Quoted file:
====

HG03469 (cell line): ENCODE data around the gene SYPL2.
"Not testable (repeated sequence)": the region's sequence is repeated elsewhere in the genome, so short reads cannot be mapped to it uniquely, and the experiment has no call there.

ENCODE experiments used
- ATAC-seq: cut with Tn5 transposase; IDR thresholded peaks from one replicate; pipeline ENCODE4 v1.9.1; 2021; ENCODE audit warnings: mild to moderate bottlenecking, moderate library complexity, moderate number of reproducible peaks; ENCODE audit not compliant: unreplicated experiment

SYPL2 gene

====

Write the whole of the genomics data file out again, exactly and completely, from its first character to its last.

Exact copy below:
HG03469 (cell line): ENCODE data around the gene SYPL2.
"Not testable (repeated sequence)": the region's sequence is repeated elsewhere in the genome, so short reads cannot be mapped to it uniquely, and the experiment has no call there.

ENCODE experiments used
- ATAC-seq: cut with Tn5 transposase; IDR thresholded peaks from one replicate; pipeline ENCODE4 v1.9.1; 2021; ENCODE audit warnings: mild to moderate bottlenecking, moderate library complexity, moderate number of reproducible peaks; ENCODE audit not compliant: unreplicated experiment

SYPL2 gene